Duration: 20 minutes or up two hours for more flavor
Recommended Ages: Adults over 21
Description: Make and taste this popular wine-based drink from George Mason’s lifetime, and learn about how non-importation affected colonists.
During George Mason’s lifetime, several mixed drinks, or proto-cocktails if you will, rose to prominence. This family of drinks, which included punch [link to the punch page], toddy, and negus, focused on a blend of alcohol, citrus, and sugar. The person mixing the drink, often the host or a participant at a party, decided on how much of each ingredient to include, so each batch likely had a different taste. Some batches were sweeter, others more tart, and some heavier with alcohol.
In its heyday, negus usually contained roughly equal parts of water and wine Eventually the basic recipe evolved, with cookbooks suggesting mixing one part of wine with four parts of water. Author Isabella Beeton wrote that such a watered-down drink was appropriate only for children’s parties. (Yes, you read that right. Mid-19th-century cookbooks really did recommend serving weak sweetened wine to kids.)
Let’s return to the 18th century. All of the ingredients for negus—wine, sugar, and lemon—were imports from other British colonies in the Caribbean or Europe. Sugar, for example, was largely manufactured in colonies such as Barbados and Jamaica, where it was produced with slave labor.
Starting in the 1760s, and through the American Revolution, goods like sugar and wine became less available. In the beginning, this was due to the heavy taxes imposed by the British government. However, many American colonists protested and began forming non-importation, or boycotting, associations refusing to purchase goods including wine, lemons, and sugar.
To learn more about the non-importation agreements, read the text below.
Our recipe for negus harkens to the days before non-importation, full of lemon, sugar, and wine. Serve this scrumptious drink immediately; it’s not nearly as good cold.
- INGREDIENTS: To every pint of port wine allow 1 quart of boiling water, ¼ lb. of sugar, 1 lemon, grated nutmeg to taste.
Mode: As this beverage is more usually drunk at children’s parties than at any other, the wine need not be very old or expensive for the purpose, a new fruity wine answering very well for it. Put the wine into a jug, rub some lumps of sugar (equal to ¼ lb.) on the lemon-rind until all the yellow part of the skin is absorbed, then squeeze the juice, and strain it. Add the sugar and lemon-juice to the port wine, with the grated nutmeg; pour over it the boiling water, cover the jug, and, when the beverage has cooled a little, it will be fit for use. Negus may also be made of sherry, or any other sweet white wine, but is more usually made of port than of any other beverage.
Sufficient: – Allow 1 pint of wine, with the other ingredients in proportion, for a party of 9 or 10 children.
Beeton, Isabella. The Book of Household Management. 1861.
Rest Time: 15 minutes to 2 hours
Cook Time: 5 minutes
¼ cup granulated sugar
Zest of one lemon
Juice of one lemon
1 cup of port or red wine a full bodied red wine works best for this beverage
1 cup of boiling water
Nutmeg, to taste
1. In a non-reactive bowl, mix together the sugar and lemon zest. Let the mixture meld for at least 15 minutes or as much as an hour or two, stirring occasionally. Over time, the sugar absorbs the fragrant oils from the zest, giving your beverage a light citrusy scent. (Please use a glass, pottery, or stainless steel bowl or pitcher. Copper, cast iron, and aluminum will react with the acid in the lemon juice you will add later.)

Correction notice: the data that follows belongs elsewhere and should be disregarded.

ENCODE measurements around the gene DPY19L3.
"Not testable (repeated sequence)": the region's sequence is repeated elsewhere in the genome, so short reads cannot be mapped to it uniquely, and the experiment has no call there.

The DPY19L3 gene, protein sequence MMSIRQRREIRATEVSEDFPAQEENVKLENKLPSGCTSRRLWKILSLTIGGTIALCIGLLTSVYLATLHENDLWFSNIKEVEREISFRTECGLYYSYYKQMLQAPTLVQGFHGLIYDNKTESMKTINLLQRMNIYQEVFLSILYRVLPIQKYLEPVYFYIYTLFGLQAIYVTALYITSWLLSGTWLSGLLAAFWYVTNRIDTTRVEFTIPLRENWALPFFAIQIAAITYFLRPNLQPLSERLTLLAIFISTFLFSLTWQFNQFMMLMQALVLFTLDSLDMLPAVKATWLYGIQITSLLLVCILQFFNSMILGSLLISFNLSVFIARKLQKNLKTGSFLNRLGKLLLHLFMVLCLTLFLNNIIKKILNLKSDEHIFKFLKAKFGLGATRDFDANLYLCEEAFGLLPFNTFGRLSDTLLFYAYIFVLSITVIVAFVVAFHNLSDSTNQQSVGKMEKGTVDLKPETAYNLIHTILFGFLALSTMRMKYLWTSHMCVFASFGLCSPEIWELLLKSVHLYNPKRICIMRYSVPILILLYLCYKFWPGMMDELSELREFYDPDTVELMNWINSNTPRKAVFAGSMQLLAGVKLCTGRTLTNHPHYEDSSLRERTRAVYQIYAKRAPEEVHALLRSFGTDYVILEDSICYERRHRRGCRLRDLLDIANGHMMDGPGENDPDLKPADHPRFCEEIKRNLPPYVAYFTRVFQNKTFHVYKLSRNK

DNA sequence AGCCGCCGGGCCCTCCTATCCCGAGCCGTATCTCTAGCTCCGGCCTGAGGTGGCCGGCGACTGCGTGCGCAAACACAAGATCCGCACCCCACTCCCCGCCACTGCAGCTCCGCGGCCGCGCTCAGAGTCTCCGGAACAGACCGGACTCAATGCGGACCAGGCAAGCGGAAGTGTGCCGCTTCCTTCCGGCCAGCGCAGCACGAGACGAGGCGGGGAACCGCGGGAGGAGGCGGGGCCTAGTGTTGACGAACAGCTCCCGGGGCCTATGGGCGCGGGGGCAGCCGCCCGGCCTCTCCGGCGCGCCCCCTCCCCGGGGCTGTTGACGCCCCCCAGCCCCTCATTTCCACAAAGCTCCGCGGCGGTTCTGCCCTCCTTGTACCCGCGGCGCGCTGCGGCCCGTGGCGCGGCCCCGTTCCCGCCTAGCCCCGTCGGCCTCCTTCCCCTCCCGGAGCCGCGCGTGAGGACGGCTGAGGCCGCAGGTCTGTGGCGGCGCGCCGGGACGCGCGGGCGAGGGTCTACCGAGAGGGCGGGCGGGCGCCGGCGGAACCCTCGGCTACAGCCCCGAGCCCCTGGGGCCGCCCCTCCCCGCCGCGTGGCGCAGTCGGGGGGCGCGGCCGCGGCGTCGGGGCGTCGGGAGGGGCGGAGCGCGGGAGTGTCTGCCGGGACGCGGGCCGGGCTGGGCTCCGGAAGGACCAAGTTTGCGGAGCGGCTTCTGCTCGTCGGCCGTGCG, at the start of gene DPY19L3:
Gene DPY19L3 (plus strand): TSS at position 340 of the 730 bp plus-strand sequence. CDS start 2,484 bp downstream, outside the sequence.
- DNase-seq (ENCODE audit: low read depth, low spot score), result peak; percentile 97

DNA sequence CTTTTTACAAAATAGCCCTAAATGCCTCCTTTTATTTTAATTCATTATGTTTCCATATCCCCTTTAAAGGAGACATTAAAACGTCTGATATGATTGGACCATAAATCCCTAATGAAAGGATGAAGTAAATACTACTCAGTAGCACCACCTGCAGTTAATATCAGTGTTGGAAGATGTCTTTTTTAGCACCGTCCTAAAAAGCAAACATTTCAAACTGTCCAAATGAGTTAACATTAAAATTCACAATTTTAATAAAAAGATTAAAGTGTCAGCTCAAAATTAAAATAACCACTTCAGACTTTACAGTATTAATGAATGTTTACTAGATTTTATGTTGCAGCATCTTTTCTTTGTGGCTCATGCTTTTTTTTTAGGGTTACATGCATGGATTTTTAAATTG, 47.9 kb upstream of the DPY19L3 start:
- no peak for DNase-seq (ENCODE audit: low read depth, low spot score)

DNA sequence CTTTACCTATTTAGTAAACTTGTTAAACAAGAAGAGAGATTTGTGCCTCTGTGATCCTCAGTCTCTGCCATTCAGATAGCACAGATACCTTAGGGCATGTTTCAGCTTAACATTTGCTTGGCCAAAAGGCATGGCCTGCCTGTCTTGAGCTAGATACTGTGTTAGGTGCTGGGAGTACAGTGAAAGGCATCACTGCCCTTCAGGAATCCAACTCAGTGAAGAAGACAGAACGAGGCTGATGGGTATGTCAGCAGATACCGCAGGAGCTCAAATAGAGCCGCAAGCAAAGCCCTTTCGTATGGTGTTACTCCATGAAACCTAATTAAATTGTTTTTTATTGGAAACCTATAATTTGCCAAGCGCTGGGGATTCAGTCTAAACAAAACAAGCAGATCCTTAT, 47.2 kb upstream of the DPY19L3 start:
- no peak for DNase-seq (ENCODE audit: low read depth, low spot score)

2. Add the lemon juice to the bowl and stir until completely dissolved.
3. Strain the lemon mixture into a pitcher. The lemon zest can be unpleasant in the final beverage. Make sure you choose a pitcher that is suitable for hot liquids.
4. Add the wine to the pitcher, and stir to combine.
5. Add the boiling water to the pitcher, and serve immediately in mugs or punch cups.
Following the French and Indian War in the 1750s, the British Parliament levied taxes on American colonists in the form of the Stamp Act (1765), the Townshend Acts (1767), and the Tea Act (1773). These laws laid out taxes on many of the goods that Americans purchased from Great Britain, her colonies, or other European countries. Many of the American colonies responded with non-importation associations, boycotting goods in an effort to force policy changes. George Mason authored Virginia’s non-importation plan, ratified May 17, 1769. By entering this agreement, Virginians agreed to a list of items they would no longer import or buy. The document includes fruit, wine, and sugar, among many other products.
Virginians could easily supply themselves with some of the goods listed in non-importation agreements. The ambiguous “fruit” included foods such as apples, cherries, peaches, and pears, which all grew readily in Virginia. Lemons, limes, and oranges also fell into the category of fruit, but were luxury goods, accessible only to those who could afford imported goods. A few wealthy people took on the expense of a greenhouse, as George Washington did at Mount Vernon.
Western Europeans of all social and economic levels used sugar and its byproducts. Refined white sugar made its way into beverages, cakes, candies, and was used to preserve fruit. Molasses, the industrial waste of sugar, turned into rum through fermentation and distillation in the northern American colonies.
The non-importation agreements were very hard to keep. Merchants found their businesses foundering. Though Americans were able to produce many products themselves, colonists struggled with the very human desire for goods they were accustomed to. In the end most of the non-importation associations collapsed. Although they did not work in their intended fashion, the non-importation agreements did demonstrate the feelings colonists had about taxation without representation.